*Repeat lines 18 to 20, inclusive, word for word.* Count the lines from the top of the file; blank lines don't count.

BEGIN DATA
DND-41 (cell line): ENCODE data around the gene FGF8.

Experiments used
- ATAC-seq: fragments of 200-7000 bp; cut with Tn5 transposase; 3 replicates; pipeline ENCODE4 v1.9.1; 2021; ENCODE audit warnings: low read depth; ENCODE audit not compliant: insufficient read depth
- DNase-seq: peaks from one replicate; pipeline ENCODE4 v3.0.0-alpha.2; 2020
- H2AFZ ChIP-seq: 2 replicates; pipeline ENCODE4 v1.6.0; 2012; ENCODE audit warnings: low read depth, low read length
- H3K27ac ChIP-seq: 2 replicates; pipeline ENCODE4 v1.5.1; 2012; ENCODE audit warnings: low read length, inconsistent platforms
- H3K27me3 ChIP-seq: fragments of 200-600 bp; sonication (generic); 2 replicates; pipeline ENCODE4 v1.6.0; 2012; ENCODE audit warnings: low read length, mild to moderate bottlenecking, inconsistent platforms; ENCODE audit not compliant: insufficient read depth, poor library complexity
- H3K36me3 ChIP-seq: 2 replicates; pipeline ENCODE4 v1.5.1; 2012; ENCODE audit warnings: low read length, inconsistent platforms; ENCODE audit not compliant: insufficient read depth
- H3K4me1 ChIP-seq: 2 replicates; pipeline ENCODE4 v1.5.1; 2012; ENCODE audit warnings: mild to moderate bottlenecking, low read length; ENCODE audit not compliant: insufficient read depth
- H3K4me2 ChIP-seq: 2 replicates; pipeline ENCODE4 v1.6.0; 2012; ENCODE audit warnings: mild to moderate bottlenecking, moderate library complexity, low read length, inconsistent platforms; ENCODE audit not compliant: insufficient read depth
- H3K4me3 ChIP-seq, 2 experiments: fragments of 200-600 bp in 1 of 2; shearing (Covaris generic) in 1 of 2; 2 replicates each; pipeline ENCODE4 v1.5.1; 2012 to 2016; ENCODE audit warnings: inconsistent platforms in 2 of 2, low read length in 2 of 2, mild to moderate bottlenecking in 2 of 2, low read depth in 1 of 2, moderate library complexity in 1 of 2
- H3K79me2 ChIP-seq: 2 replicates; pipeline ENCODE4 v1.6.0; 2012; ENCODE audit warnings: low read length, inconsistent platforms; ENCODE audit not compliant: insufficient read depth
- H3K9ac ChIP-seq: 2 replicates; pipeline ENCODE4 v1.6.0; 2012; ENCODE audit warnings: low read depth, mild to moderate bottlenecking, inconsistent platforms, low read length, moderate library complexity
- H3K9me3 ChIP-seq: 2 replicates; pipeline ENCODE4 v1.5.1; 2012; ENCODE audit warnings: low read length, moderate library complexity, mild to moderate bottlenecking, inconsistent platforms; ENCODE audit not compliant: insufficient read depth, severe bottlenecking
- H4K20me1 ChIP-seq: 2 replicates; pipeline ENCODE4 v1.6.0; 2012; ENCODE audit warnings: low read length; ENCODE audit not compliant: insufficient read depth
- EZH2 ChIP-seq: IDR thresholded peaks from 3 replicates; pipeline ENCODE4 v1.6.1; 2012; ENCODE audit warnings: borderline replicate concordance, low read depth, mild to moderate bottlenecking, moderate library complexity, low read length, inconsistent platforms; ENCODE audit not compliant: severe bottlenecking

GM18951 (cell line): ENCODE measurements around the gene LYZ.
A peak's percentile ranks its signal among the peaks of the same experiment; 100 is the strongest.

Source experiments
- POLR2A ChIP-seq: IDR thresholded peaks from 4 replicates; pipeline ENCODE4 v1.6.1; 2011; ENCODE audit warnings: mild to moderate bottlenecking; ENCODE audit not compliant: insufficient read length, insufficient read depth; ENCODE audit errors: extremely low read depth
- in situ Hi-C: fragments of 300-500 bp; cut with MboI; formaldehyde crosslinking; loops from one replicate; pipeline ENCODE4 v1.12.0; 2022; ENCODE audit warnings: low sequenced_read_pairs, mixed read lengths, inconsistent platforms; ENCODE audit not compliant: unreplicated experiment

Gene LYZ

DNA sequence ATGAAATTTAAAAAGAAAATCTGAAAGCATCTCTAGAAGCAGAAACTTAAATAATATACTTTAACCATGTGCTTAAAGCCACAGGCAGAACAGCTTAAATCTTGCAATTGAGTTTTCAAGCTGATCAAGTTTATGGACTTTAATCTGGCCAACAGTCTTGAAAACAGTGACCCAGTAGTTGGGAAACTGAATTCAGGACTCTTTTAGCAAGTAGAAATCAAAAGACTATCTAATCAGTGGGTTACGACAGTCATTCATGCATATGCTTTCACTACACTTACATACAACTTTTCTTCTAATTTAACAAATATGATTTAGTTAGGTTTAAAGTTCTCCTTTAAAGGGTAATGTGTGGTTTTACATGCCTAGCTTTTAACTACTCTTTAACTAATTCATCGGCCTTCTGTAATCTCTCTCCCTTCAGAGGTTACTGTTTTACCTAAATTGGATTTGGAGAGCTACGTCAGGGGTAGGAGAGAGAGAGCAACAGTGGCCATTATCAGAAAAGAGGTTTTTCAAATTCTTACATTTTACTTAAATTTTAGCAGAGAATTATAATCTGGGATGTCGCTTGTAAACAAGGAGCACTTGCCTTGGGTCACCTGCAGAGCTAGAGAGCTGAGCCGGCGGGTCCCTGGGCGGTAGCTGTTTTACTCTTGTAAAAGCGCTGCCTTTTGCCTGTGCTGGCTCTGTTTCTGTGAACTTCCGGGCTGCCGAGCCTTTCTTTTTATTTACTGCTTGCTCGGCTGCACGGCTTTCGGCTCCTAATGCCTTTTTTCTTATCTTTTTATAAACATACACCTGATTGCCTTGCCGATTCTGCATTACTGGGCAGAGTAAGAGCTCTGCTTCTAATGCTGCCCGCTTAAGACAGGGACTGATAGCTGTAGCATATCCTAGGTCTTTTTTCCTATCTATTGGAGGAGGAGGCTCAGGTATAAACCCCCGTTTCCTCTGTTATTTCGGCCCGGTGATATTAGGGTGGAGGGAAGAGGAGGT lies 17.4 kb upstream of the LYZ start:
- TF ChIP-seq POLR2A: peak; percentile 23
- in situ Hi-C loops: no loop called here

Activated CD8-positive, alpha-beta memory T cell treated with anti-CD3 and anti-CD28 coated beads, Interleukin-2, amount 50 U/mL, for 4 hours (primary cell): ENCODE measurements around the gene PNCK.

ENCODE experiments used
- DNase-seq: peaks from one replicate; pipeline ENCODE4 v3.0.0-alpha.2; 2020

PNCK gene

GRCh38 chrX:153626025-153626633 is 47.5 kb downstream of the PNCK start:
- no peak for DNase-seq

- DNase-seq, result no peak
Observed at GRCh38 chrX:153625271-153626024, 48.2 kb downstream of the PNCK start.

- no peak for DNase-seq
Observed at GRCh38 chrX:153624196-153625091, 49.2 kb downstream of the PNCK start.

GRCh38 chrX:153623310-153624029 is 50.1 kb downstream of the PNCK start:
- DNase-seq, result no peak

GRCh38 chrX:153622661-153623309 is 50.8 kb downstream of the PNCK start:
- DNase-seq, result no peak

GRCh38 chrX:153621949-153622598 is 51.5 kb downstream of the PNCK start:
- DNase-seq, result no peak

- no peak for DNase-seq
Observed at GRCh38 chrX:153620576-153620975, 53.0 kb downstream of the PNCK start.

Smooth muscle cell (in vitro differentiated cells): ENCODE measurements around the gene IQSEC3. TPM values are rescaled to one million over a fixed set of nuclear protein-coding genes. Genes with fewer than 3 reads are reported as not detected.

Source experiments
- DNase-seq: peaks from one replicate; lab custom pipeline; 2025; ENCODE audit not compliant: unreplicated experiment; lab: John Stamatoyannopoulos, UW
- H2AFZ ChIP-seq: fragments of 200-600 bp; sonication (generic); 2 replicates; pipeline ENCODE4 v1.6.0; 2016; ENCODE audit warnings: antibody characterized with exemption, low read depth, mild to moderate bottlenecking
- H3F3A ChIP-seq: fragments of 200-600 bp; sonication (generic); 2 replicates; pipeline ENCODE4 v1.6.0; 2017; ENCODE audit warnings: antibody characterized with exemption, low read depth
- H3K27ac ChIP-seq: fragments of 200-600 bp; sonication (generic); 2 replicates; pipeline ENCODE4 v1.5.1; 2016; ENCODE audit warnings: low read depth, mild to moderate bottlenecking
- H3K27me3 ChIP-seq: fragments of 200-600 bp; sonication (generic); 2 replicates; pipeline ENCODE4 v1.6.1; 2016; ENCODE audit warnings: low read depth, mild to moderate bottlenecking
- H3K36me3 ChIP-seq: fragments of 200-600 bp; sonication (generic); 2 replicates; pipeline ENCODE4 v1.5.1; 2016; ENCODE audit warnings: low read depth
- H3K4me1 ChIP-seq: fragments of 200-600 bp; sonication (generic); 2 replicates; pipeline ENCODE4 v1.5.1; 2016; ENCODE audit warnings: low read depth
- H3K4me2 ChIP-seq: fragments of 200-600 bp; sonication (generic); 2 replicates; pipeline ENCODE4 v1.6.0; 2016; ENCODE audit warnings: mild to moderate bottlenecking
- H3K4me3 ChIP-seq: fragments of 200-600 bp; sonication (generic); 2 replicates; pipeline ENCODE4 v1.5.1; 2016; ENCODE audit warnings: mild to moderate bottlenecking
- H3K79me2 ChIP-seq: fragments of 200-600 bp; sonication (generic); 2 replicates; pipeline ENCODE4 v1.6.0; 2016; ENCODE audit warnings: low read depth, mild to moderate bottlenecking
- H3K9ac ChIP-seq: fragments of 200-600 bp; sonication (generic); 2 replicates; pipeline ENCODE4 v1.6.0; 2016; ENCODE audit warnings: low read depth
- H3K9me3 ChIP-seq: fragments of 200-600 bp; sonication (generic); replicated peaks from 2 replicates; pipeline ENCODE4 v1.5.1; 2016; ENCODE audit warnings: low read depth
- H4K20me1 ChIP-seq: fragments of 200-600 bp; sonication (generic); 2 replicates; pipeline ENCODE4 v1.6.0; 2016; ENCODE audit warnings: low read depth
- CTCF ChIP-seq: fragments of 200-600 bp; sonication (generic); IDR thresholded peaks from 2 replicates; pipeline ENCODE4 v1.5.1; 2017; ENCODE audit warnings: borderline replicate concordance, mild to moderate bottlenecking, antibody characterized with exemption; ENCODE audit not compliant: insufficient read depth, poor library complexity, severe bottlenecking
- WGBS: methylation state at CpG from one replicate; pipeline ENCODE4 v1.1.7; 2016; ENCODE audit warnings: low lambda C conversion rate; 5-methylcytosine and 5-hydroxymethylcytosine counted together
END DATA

A peak's percentile ranks its signal among the peaks of the same experiment; 100 is the strongest.

Source experiments
- POLR2A ChIP-seq: IDR thresholded peaks from 4 replicates; pipeline ENCODE4 v1.6.1; 2011; ENCODE audit warnings: mild to moderate bottlenecking; ENCODE audit not compliant: insufficient read length, insufficient read depth; ENCODE audit errors: extremely low read depth